I am reading Bertrand Russell's "History of Western Philosophy" and in the chapter on Pythagoras the author commented that the influence of mathematics on philosophy is unmistakable and unfortunate. As a neophyte I am not formally studied in philosophy and was curious why Russell would characterize the impact of mathematics on philosophy as unfortunate.
Perhaps someone schooled in philosophy could shed some light. Would it be incorrect to assume that mathematics and logic would be considered intrinsic to philosophical thought?
When you don't know where to begin to refute a criticism, it's a fair bet it's nonsense.
It's just an observation. Your comment is a good description of most of the philosophy I see.
And as an unsupported observation, it means nothing other than as an expression of your attitude, like a raised middle finger.
Does this have pesto sauce?
'Philosophy', as a study seems to very much influenced by Europe, Greece, Rome, and Egypt. I would like to suggest that, in a larger way, that some cultures might not use soom of the common trappings such as logic, math, analysis, etc.
I consider mathematics as a 'branch' of philosophy, as the sciences, since many of these emerged out of the cultural process of 'understanding nature and ourselves'.
A funny story. Several years ago there was a researcher in Africa that was trying to gather cultural information about the question 'what is the ideal family size?' In his culture, it was considered 'OK' to consult with the local witch doctors and shaman to gather the information from their ancesters! This was announced at the time on NPR during a science program! I was rather floored, but then gathered myself up to atleast get over my common sensibilities! For them it was their 'norm', just not my 'norm'....;p)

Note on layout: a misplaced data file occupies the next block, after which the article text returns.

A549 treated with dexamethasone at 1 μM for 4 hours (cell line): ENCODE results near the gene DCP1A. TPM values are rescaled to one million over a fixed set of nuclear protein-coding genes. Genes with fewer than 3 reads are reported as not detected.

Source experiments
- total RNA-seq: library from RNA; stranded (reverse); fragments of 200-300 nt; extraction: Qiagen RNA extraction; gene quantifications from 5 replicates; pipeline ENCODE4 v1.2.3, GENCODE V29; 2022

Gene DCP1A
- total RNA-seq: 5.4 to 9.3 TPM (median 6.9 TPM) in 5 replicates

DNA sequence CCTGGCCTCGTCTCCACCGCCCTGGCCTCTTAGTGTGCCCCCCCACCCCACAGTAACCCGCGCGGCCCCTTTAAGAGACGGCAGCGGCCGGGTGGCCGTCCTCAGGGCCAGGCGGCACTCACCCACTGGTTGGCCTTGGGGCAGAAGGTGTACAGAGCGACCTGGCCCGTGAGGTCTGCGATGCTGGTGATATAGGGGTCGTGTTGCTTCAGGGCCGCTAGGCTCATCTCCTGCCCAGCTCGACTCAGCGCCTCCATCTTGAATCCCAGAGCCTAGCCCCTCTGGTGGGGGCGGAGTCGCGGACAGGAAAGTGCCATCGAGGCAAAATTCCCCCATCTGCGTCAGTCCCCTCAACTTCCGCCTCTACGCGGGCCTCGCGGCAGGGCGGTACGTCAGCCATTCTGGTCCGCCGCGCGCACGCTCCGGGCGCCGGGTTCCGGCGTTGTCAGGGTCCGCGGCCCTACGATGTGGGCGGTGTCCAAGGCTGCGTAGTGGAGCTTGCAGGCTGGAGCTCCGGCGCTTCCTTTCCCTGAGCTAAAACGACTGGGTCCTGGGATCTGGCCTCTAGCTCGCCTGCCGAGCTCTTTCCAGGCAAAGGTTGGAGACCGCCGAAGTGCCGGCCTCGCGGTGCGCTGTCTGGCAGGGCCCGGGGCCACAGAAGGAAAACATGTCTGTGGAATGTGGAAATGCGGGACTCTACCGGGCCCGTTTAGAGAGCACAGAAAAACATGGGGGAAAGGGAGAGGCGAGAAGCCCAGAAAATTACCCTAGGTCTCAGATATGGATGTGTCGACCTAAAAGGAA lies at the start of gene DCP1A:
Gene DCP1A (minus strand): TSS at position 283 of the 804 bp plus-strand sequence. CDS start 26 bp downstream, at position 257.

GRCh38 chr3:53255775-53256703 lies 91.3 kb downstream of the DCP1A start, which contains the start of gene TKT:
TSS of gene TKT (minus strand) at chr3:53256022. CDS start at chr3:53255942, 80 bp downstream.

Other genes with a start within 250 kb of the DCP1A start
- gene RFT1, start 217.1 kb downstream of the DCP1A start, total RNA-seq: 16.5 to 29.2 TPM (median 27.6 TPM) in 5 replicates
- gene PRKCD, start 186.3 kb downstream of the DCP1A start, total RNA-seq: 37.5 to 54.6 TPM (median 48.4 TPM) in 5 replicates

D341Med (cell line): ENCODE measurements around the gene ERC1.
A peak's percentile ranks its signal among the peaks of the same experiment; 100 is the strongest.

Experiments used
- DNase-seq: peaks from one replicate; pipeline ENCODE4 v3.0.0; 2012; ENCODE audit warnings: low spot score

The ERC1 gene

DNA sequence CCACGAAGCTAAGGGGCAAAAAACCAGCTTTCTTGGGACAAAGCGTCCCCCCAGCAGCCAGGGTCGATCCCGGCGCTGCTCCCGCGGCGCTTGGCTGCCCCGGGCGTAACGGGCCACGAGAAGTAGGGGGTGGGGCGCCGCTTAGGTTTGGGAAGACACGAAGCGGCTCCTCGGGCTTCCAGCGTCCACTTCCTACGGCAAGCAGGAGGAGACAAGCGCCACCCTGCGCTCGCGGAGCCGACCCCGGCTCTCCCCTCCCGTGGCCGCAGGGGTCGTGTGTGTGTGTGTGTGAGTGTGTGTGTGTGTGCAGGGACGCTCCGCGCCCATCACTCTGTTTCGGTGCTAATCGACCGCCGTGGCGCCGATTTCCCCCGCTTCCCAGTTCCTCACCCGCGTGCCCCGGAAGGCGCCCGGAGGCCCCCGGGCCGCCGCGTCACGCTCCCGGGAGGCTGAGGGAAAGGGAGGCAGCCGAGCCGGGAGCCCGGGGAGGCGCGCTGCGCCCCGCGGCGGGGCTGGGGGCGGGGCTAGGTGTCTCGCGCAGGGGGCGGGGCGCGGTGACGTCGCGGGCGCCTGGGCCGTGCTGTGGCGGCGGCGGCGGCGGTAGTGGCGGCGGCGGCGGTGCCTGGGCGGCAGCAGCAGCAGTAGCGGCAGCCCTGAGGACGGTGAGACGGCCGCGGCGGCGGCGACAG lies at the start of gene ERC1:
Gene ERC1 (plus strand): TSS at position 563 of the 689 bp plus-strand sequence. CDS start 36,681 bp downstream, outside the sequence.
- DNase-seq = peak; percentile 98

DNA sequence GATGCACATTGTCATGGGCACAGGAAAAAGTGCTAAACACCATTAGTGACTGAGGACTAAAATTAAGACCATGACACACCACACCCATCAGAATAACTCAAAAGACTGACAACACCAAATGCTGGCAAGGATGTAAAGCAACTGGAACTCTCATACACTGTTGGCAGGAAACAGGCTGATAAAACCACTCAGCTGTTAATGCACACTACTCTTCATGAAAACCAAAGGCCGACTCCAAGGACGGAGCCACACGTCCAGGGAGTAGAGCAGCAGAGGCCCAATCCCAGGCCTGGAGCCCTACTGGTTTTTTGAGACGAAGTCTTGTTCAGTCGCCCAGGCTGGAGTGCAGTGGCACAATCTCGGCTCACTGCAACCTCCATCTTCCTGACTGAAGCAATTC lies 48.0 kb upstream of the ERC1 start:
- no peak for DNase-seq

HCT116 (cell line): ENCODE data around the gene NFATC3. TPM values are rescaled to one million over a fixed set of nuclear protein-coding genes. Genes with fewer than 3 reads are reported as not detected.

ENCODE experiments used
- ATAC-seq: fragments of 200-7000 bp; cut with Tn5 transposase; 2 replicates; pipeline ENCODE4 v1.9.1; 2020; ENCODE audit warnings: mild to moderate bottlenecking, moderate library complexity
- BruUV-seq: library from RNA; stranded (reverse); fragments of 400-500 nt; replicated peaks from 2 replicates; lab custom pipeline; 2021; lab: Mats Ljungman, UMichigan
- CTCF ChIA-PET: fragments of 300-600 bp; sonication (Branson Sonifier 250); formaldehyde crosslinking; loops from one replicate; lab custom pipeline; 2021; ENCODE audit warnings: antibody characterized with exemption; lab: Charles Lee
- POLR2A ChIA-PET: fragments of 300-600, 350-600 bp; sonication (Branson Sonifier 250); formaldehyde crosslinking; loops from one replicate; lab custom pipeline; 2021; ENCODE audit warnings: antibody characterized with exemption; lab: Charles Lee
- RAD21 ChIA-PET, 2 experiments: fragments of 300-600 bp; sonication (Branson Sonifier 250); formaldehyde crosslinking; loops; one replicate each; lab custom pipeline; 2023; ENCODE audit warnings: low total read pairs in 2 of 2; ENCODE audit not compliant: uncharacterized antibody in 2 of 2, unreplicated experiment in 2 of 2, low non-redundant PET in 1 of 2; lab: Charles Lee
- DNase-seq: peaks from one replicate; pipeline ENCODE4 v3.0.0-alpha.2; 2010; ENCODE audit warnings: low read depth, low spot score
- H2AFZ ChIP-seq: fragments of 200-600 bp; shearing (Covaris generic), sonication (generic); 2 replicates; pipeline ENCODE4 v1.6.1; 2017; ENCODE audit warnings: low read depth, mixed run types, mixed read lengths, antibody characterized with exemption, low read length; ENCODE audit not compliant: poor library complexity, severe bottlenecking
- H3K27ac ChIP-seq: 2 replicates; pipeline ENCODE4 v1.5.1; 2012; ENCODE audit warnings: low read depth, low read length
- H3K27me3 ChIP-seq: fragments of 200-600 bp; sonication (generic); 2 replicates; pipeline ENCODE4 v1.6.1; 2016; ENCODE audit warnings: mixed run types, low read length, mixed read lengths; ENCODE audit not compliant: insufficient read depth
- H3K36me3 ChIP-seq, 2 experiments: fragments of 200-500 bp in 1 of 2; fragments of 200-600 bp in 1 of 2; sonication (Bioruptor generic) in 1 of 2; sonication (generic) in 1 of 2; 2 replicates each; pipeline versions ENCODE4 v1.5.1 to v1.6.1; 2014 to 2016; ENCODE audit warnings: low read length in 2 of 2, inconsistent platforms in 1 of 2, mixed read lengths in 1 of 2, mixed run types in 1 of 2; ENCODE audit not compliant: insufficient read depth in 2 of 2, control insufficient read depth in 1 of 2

I would like to suggest that, in a larger way, that some cultures might not use soom of the common trappings such as logic, math, analysis, etc.
I would suggest, then, that they don't really do philosophy. Philosophy, wherever it is done, has to be about truth, which implies standards of proof which are obvious, understandable, and subject to discussion and criticism. It is never about simply accepting what one's culture tells one to believe.
Philosophy is also about some large questions; the nature and structure of reality; whether reality is monistic or dualistic; whether souls, spirits, or deities exist; does a person survive their physical death; are we truly free or bound by physical law; etc.
@Belle - the way I see it, we can think of mathematics like a mechanical machine which can be described down to the nuts and bolts. Logic is a property of reality. Reality conforms to natural rules of logic. Mathematics conforms to logic in the same way, and logic can be used in conjunction with mathematical rules to produce new results.
One had to figure things out (logic) long before tools like math were developed to assist in that regard. Does that make sense?
Surely, numbers came before the explicit study and theories of logic.
I've tried doing equations with moral values. See what you think of this. I've posted it before, you may have seen it. I can't work out whether it's superbly profound, or just random rubbish.
"balls" + humility + a good heart + integrity = beauty
"balls" + humility + a good heart + integrity + experience = wisdom
Therefore, subtracting line 2 from line 1, we have this [possible nonsense]:
experience = wisdom - beauty
(experience is wisdom without beauty)
experience - wisdom = - beauty
(experience without wisdom is ugliness)
wisdom - experience = beauty
(wisdom without experience is beauty)
"Logic is a property of reality." - in the reality we live in, there are things which are possible and things which are impossible. It is impossible for me to be in two places at once, for example. There is also the logic of numbers, which is an abstraction of the real world - abstracting the "threeness" of three stones, for example.
By "natural rules of logic" I mean the logic of numbers and the logic of everyday life. The logic of physical reality.
Russell's concern is probably the same for any discipline that applies math or logic. If you set up the problem wrong; your conclusion will be wrong, even if the math or logic is correct. For instance, if you use a number line with points to represent physical distance, math tells you pencil will never reach paper.
Binary logic, used to implement computers is even more limited than real math in a sense. The only "truths" and computer "knows" are the logical binary operators OR, AND, INVERT. It can only use binary representations of real numbers. Fortunately that is almost always good enough, just don't divide by zero.
Easy to get lost in a computer program or pages of math expressions and forget the philosophy behind the problem.